The IS-2 was not suited for tank vs tank situations. In this area the Tiger I is in its element The IS-2 suffered from many problems that left it at a disadvantage the poor accuracy of its main weapon(effective accuracy was approximately 800 meters for stationary targets with a good gunner), slow and difficult reload rate due to the massive side of the round, poor ammunition amounts (28) also due to the size of the rounds, poor armor quality,poor speed, mobilty, and a low velocity round for its size (its penetration was similar to the 88mm L/56 on the Tiger I). The Tiger I on the other hand had excellent accuracy (it could make first round hits up to 1000+ meters), quick reloading due to a good turret set up and ammo stowage, it housed a large ammount of amunition (92), excellent armor quality (RHA), pretty quick for a tank of its size in fact only German tank with quicker top road and cross country speeds is the Panther, very manuverable for its size ( low psi due to wide track) and weight could pivot in place.
My point is that although the IS-2 is newer and somewhat similar to the Tiger I the Tiger I is a specialized tank killer where as the IS-2 is ment to deal with fortfications with its massive rounds I do not pretend to say that the IS-2 was no threat to the Tiger I because it was a big threat that required the worn out German tankers to be ever more vigilant however I like to point out that the always out-number Tiger I could still pull off amazing feats such as "Otto Carius in a 1944 action in Malinava in a Tiger I's destroyed 17 Js-2's and 5 T-34's ."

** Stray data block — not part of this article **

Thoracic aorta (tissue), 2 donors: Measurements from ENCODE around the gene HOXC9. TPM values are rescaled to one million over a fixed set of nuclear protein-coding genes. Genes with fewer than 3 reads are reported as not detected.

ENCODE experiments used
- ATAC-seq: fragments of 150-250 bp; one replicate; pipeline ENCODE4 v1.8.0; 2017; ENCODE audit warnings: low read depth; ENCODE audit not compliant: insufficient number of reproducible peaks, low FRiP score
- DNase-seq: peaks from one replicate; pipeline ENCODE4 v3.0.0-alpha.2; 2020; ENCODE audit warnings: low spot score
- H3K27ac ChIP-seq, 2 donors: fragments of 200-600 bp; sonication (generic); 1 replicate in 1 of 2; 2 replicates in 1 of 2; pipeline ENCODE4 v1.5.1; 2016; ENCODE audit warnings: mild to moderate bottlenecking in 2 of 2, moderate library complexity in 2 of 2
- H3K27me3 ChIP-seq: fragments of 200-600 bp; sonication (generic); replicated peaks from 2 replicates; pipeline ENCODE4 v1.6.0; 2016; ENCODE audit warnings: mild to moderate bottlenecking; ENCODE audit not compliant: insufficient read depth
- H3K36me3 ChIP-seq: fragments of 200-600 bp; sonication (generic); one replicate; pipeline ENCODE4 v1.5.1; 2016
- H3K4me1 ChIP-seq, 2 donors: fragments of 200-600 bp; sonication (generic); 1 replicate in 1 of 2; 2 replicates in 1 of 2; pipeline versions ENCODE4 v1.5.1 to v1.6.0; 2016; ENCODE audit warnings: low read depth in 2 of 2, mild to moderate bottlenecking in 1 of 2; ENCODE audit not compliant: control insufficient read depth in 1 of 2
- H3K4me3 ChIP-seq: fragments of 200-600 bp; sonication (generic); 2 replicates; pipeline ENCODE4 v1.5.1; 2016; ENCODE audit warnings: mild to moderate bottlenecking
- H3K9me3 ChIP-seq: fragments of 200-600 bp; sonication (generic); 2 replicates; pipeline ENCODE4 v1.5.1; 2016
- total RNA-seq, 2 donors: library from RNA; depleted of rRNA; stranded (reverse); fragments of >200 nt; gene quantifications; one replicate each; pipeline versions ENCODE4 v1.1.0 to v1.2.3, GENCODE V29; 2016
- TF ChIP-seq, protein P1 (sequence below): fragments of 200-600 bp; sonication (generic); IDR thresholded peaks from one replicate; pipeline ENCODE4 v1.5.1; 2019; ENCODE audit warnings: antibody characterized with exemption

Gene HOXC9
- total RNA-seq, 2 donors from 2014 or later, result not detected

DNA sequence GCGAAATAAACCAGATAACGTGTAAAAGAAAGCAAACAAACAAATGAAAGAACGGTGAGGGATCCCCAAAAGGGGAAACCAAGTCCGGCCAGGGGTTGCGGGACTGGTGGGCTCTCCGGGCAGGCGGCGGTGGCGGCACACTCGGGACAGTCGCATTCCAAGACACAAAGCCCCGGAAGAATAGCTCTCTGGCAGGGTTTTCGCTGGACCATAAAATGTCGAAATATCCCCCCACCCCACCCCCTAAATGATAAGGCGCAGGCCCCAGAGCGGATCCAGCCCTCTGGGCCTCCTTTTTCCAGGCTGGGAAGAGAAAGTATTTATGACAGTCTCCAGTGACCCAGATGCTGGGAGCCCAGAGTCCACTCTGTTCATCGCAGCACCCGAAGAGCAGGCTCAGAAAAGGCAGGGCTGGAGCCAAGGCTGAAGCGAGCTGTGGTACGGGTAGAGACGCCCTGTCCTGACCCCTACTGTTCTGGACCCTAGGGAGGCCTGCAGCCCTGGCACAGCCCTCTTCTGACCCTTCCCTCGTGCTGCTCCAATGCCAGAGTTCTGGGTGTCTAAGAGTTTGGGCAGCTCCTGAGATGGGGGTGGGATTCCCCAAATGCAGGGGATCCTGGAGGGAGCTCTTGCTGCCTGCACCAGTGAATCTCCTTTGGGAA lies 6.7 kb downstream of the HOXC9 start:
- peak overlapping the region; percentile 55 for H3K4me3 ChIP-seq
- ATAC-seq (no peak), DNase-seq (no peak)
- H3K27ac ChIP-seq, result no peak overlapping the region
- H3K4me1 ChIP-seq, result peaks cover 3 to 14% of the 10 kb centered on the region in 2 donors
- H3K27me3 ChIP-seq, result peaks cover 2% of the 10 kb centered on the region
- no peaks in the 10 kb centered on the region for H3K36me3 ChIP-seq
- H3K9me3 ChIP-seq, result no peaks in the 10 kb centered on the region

:Link to where I posted this first:

[URL]http://forums.tripwireinteractive.com/showthread.php?t=29949&page=2[/URL]

Steel quality: Soviet Steel quality towards the end of the war was at its lowest: In 1944 it is interresting to note that the steel of soviet tanks such as the T-34/85 did not contain Nickel, Vanadium and Molybdenium and contained about 50% less Chrome than German armour steel.

122mm vs 75mm L/70 Penetration: Even the penetration of the 122mm was disappointing when you consider how large the round was:
According to Finnish tank officer Lt.Col. P. Kantakoski the penetration of 122 mm Soviet armour shell penetrated only 140 mm at 500 m (90/0 degrees). Panther's 75 mm gun penetrated 160 mm at the same distance and angle. Kantakoski says also that on eastern front tanks seldom shot beyond 1000 meters and the most typical ranges were 400 to 500 meters. On the other hand tanks with optical range finders like Panther and K
 
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smokeythebear

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Sure i'll take a stab at it: When people make thease silly comparison threads, they like to take Vehical X and compare it to Vehical Y and say "in an imaginary 1on1 boxing match between thease two, who would win?", but that's a far cry from what actually wins a war.

To me, the greatest tank of WWII is the T-34, not because it would win an imaginary fist fight with Mike Tyson (be he the Panther, Tiger or TigerII), but because it actually did have a huge impact on the real war, more so than any other tank i can think of, it may not be the glorious tank killer that little boys dream up when drawing war pictures with their crayons, no, but it was ideally designed to win the war in which it fought, a war of attrition.